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Study points to growing cognitive gap between high-volume TV watchers and infrequent watchers

watching tv adultToo Much TV And Chill Could Reduce Brain Pow­er Over Time (NPR):

Researchers at the Uni­ver­si­ty of Cal­i­for­nia, San Fran­cis­co checked in with 3,247 peo­ple for 25 years, start­ing when they were young adults…People who got lit­tle exer­cise or watched at least three hours of TV a day did worse on tests mea­sur­ing cog­ni­tive focus and speed than those who got more exer­cise or watched less TV, accord­ing to the study, pub­lished in JAMA Psy­chi­a­try on Wednes­day.

Then peo­ple who had both low phys­i­cal activ­i­ty and high TV had even worse per­for­mance. It was an even big­ger effect,” says Dr. Kris­tine Yaffe, a psy­chi­a­trist at UCSF and senior author on the study.

…Richards says it’s rea­son­able to think the gap in cog­ni­tive func­tion between high-vol­ume TV watch­ers and infre­quent watch­ers might widen over the years.”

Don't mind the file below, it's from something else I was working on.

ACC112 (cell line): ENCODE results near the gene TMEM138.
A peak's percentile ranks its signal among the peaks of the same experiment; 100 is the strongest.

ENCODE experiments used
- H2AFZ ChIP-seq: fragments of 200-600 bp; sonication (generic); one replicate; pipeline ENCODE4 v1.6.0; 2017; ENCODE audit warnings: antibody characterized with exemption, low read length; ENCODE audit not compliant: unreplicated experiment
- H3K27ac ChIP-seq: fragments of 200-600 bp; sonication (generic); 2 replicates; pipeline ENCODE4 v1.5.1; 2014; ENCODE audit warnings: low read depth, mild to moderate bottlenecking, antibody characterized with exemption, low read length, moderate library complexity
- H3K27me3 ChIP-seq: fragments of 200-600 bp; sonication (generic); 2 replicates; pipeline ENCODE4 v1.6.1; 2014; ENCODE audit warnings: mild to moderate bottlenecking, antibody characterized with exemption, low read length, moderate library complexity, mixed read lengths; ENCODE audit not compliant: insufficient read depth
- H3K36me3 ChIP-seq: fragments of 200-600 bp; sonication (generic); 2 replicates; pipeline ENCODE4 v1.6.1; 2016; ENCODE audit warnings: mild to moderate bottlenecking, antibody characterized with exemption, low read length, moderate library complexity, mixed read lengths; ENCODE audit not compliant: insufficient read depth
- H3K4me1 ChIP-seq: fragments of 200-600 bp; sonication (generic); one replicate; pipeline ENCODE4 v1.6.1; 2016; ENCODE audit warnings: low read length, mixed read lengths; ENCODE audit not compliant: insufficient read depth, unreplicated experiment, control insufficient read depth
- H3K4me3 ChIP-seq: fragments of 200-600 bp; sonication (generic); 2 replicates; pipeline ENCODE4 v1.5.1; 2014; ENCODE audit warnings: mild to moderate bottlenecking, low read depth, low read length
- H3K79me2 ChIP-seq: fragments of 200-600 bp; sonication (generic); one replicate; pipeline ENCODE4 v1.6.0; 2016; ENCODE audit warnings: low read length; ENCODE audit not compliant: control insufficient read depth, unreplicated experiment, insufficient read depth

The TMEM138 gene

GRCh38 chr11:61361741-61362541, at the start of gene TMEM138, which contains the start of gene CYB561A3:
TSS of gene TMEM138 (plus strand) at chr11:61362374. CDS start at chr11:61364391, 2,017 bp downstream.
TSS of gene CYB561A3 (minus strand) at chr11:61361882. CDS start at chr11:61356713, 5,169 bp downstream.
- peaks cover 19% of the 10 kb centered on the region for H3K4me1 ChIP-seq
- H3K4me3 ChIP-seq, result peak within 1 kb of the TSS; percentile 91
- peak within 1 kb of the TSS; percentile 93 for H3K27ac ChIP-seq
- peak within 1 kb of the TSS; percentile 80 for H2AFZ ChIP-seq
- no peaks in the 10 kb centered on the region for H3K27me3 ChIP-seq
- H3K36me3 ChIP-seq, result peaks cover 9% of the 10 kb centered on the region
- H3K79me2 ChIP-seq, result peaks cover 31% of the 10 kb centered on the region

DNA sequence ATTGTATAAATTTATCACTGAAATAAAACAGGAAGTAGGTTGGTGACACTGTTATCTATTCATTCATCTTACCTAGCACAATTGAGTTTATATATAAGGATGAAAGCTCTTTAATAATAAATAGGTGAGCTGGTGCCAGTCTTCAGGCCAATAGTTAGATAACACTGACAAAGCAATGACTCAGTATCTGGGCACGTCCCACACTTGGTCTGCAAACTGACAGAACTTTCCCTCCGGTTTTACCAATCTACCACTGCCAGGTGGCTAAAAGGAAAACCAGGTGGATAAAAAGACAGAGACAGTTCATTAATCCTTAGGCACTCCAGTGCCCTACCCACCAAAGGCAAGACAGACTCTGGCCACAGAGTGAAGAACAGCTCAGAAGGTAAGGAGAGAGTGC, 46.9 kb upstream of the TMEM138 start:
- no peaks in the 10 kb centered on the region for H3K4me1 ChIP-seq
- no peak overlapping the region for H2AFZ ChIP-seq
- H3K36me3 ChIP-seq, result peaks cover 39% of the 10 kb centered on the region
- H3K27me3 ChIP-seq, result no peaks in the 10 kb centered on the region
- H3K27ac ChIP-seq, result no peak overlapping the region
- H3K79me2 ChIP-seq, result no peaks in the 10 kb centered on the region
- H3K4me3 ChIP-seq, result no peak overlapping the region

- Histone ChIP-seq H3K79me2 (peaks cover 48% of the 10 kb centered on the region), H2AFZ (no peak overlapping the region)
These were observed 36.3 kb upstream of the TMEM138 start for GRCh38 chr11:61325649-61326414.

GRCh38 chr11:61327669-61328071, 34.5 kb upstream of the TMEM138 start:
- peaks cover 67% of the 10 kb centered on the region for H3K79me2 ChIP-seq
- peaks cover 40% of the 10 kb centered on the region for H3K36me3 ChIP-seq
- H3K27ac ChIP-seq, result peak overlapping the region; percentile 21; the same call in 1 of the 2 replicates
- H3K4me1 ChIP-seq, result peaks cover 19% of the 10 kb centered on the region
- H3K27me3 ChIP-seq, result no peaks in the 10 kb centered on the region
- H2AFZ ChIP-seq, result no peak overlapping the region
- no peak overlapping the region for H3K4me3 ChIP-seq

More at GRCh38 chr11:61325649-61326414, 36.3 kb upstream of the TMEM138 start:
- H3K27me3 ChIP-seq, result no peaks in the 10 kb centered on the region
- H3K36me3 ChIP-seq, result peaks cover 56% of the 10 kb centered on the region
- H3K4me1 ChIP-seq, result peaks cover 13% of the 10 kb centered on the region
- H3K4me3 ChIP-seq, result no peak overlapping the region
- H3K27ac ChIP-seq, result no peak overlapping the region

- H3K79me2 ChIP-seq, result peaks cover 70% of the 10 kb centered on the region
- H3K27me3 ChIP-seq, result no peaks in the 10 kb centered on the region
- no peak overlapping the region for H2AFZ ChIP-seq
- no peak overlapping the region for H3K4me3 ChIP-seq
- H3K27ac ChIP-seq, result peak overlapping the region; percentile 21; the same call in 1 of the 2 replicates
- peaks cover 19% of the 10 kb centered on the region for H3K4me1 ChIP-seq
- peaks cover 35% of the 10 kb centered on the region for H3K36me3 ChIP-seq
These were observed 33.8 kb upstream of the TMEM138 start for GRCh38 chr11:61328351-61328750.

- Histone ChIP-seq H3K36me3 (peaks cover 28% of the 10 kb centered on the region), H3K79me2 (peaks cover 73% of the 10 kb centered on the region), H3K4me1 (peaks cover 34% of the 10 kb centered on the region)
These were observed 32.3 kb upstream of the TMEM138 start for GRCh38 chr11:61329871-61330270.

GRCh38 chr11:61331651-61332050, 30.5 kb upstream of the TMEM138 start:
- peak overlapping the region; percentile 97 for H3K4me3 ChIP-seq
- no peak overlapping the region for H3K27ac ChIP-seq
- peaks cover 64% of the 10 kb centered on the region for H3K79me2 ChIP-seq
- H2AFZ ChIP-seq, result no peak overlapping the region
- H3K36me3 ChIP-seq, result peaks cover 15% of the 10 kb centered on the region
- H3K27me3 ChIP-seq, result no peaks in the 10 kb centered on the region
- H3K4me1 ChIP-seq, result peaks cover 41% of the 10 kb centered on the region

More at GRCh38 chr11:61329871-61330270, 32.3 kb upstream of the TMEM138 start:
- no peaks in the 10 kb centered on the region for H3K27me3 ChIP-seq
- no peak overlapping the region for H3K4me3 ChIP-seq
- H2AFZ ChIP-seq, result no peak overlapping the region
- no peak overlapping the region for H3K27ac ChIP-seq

Study: Effect of Ear­ly Adult Pat­terns of Phys­i­cal Activ­i­ty and Tele­vi­sion View­ing on Midlife Cog­ni­tive Func­tion (JAMA Psy­chi­a­try). From the abstract:

  • Impor­tance: Seden­tary behav­iors and phys­i­cal inac­tiv­i­ty are not only increas­ing world­wide but also are crit­i­cal risk fac­tors for adverse health out­comes. Yet, few stud­ies have exam­ined the effects of seden­tary behav­ior on cog­ni­tion or the long-term role of either behav­ior in ear­ly to mid­dle adult­hood.
  • Con­clu­sions and Rel­e­vance: High tele­vi­sion view­ing and low phys­i­cal activ­i­ty in ear­ly adult­hood were asso­ci­at­ed with worse midlife exec­u­tive func­tion and pro­cess­ing speed. This is one of the first stud­ies to demon­strate that these risk behav­iors may be crit­i­cal tar­gets for pre­ven­tion of cog­ni­tive aging even before mid­dle age.

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Categories: Cognitive Neuroscience, Education & Lifelong Learning, Health & Wellness

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